Psychosocial Factors and Surgical Outcomes in Adult Spinal Deformity: Do Dementia Patients Have More Complications?

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Abstract

Study Design.

Retrospective analysis of a prospectively collected, national inpatient hospital database.

Objective.

We aimed to investigate comorbid psychiatric disorders in the adult spinal deformity (ASD) population. We hypothesized that a high incidence of comorbid psychiatric disorders in ASD would negatively impact perioperative outcomes.

Summary of Background Data.

Patients with adult spinal fusion (ASF) suffer from severe back pain and often depression. Psychiatric comorbidities in the ASD population are not well understood, despite the apparent psychological effects of spinal deformity–related self-image.

Methods.

The Nationwide Inpatient Sample databases from 2001 to 2009 were queried for patients ages 18 years or older with in-hospital stays including a spine arthrodesis. Patients were divided into two groups: ASD (diagnosis of scoliosis, excluding neuromuscular and congenital) and all other ASF. Subjects were further stratified by presence of a comorbid psychiatric diagnosis. Differences between each surgical group in psychiatric frequency and complications were calculated using analysis of variance, adjusted for operative complexity. A binary logistic regression analyzed the association between psychiatric diagnoses and likelihood of complications.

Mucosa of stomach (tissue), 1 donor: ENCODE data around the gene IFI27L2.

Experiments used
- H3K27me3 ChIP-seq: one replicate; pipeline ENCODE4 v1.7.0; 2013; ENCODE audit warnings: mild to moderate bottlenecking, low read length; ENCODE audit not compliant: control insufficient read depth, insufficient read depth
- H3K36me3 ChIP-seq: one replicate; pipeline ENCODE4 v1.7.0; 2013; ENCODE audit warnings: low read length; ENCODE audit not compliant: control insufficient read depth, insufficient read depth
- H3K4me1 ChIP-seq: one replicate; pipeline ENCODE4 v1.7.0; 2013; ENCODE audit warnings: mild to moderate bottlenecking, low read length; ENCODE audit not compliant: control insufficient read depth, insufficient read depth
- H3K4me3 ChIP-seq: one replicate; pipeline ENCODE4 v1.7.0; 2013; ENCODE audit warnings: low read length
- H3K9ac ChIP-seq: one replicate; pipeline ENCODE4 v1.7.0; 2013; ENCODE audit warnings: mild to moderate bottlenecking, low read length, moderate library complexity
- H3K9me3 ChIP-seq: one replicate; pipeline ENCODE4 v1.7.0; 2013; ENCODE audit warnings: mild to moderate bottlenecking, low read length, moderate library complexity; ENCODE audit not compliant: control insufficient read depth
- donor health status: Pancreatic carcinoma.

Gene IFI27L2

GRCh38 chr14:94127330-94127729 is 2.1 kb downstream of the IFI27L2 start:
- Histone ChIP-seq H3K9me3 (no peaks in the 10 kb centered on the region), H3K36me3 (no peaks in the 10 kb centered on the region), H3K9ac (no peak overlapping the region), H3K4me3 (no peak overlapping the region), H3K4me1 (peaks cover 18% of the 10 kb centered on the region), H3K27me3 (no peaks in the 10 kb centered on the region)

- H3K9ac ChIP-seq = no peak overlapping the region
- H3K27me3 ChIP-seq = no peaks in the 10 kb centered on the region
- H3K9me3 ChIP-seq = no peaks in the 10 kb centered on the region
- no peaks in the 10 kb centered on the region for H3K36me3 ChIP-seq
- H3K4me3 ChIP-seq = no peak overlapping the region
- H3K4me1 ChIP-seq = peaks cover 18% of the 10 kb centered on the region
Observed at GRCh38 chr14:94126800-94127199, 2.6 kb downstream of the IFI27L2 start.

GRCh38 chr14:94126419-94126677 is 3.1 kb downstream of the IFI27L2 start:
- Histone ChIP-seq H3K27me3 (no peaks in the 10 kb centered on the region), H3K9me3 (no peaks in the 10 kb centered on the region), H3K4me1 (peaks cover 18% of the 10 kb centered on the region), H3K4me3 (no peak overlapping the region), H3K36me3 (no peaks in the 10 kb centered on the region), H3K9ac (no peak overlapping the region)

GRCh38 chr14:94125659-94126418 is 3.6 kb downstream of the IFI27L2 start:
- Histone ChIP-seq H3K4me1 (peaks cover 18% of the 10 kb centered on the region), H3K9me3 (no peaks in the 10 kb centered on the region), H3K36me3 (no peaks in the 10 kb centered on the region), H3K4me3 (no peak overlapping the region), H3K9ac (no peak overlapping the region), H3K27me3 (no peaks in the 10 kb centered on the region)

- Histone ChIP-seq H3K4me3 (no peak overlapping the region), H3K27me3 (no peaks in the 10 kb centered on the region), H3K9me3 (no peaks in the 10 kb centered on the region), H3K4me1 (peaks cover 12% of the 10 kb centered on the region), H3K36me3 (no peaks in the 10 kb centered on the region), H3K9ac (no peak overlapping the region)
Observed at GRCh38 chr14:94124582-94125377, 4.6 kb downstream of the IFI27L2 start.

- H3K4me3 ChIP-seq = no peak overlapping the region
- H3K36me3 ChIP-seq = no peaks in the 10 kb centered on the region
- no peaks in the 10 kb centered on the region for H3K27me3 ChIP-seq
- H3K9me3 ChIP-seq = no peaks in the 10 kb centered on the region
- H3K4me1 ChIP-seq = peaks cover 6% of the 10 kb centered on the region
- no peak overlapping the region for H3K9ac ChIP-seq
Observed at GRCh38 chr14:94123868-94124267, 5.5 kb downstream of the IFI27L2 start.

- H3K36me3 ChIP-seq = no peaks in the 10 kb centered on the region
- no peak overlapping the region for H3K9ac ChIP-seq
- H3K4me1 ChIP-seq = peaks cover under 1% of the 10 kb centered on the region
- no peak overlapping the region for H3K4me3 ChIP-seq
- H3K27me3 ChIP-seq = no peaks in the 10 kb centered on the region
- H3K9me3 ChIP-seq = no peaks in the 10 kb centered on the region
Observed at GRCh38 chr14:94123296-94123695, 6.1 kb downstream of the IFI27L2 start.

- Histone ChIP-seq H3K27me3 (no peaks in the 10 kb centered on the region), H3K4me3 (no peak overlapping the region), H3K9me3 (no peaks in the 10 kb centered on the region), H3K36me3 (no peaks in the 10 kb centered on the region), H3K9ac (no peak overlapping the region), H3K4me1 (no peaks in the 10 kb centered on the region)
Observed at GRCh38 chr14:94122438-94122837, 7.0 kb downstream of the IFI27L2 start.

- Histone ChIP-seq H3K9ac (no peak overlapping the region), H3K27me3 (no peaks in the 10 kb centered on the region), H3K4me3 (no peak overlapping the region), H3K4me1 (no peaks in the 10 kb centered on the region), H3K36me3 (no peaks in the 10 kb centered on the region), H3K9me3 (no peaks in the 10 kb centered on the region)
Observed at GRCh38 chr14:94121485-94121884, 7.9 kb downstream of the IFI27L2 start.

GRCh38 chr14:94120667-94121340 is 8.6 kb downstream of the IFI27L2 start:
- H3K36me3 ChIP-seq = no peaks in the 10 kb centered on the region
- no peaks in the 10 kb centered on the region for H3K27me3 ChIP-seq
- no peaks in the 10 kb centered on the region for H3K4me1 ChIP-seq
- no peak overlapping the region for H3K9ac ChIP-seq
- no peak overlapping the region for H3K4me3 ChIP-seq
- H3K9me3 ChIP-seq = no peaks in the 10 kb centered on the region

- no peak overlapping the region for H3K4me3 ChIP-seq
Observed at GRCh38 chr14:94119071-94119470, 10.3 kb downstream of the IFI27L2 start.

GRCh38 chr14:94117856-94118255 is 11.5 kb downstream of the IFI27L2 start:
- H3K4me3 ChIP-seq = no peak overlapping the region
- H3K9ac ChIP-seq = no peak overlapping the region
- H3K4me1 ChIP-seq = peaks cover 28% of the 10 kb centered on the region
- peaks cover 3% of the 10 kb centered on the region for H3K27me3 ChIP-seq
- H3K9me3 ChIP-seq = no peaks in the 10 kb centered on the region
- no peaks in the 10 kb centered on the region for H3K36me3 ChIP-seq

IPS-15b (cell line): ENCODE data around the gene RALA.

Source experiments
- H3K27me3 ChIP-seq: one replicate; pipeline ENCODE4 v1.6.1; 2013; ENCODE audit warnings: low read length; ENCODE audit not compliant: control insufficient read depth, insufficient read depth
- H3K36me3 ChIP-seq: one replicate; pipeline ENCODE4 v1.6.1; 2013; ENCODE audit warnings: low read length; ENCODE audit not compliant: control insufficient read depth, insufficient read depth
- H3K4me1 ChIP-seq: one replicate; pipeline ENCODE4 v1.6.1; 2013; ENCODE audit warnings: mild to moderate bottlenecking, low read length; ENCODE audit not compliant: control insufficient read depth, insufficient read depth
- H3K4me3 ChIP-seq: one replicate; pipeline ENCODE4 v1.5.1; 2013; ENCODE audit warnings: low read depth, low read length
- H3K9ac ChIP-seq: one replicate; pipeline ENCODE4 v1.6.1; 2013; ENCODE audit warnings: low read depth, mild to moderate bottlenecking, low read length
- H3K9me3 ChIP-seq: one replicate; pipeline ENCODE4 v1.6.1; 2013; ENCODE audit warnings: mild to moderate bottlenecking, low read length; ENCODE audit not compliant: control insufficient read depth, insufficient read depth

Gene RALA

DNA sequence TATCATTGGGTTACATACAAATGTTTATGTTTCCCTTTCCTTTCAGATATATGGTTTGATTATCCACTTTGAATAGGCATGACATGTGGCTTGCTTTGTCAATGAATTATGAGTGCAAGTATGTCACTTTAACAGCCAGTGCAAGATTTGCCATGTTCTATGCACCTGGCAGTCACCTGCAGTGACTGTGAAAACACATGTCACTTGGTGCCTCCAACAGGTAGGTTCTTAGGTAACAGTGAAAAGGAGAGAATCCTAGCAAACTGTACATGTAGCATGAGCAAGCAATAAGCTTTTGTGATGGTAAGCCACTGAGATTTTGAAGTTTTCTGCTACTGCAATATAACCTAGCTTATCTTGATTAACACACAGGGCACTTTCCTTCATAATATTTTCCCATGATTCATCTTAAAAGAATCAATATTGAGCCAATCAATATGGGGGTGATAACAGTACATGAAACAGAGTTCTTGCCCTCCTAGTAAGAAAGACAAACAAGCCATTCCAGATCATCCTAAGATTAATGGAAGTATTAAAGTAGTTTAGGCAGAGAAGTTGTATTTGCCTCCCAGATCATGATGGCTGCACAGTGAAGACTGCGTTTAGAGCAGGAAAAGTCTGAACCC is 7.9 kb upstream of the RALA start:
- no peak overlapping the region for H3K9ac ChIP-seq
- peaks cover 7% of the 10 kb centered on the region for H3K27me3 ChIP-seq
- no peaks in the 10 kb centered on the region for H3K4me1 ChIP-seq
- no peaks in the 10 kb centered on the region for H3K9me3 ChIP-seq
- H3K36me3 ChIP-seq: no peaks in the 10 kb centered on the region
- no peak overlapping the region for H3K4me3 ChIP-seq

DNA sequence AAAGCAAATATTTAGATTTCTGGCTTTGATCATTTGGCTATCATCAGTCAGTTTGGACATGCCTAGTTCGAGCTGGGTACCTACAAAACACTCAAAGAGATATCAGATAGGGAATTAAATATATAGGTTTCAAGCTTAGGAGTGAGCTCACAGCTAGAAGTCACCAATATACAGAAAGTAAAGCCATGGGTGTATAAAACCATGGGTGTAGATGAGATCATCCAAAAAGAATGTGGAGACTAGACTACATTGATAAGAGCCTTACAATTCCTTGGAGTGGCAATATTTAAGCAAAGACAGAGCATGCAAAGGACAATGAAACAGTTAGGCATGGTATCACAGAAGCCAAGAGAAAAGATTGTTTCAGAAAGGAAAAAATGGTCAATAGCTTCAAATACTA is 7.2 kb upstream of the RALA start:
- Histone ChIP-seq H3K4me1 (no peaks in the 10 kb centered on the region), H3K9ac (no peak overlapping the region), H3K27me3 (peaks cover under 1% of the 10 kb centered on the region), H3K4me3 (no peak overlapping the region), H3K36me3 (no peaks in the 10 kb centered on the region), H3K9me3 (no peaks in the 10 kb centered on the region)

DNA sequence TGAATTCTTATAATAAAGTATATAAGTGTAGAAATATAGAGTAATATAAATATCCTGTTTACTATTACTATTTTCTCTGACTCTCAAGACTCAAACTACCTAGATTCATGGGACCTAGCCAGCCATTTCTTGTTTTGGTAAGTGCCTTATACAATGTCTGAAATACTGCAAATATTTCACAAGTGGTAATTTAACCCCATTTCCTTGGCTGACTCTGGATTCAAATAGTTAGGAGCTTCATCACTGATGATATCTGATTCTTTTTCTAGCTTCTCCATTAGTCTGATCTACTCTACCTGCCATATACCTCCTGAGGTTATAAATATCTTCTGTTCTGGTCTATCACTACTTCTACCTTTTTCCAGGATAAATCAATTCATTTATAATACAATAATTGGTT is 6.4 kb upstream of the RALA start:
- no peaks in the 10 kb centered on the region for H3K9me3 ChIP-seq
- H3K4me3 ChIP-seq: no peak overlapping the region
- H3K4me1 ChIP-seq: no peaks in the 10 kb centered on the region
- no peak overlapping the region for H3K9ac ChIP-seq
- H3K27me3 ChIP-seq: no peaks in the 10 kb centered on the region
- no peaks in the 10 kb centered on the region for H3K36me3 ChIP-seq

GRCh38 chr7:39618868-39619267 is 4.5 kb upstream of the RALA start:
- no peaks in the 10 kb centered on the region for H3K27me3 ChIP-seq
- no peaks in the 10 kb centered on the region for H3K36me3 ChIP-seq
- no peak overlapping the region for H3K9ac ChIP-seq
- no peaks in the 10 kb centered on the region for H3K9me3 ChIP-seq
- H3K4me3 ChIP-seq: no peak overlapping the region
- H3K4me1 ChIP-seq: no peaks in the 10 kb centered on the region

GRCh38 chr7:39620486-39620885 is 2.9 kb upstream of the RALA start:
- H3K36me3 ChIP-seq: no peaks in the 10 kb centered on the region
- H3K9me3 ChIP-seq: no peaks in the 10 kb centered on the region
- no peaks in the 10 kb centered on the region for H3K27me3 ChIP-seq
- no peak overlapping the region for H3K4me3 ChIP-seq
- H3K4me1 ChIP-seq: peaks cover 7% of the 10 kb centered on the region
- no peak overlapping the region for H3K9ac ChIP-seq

Results.

A total of 3,366,352 ASF and 219,975 ASD patients were identified. The rate of comorbid psychiatric diagnoses in ASD was significantly higher (23.5%) compared to ASF patients (19.4%, P < 0.001). Complication rates were higher for ASD compared to ASF; patients without a psychiatric diagnosis had lower (or comparable) complication rates than psychiatric patients, across all disorder categories. Patients with psychotic disorders and dementia showed more complications than controls; patients with mood, anxiety and alcohol disorders showed fewer.

Conclusion.

Psychiatric comorbidities are more common in the ASD population than in adult fusion patients. ASD and ASF patients with the most common psychiatric disorders (mood, anxiety, and alcohol abuse) are not at increased risk for complications compared to controls. Those patients with psychotic disorders and dementia are at a significant risk for increased complications and surgeons should be aware of these specific risks.

Conclusion.

Level of Evidence: 2

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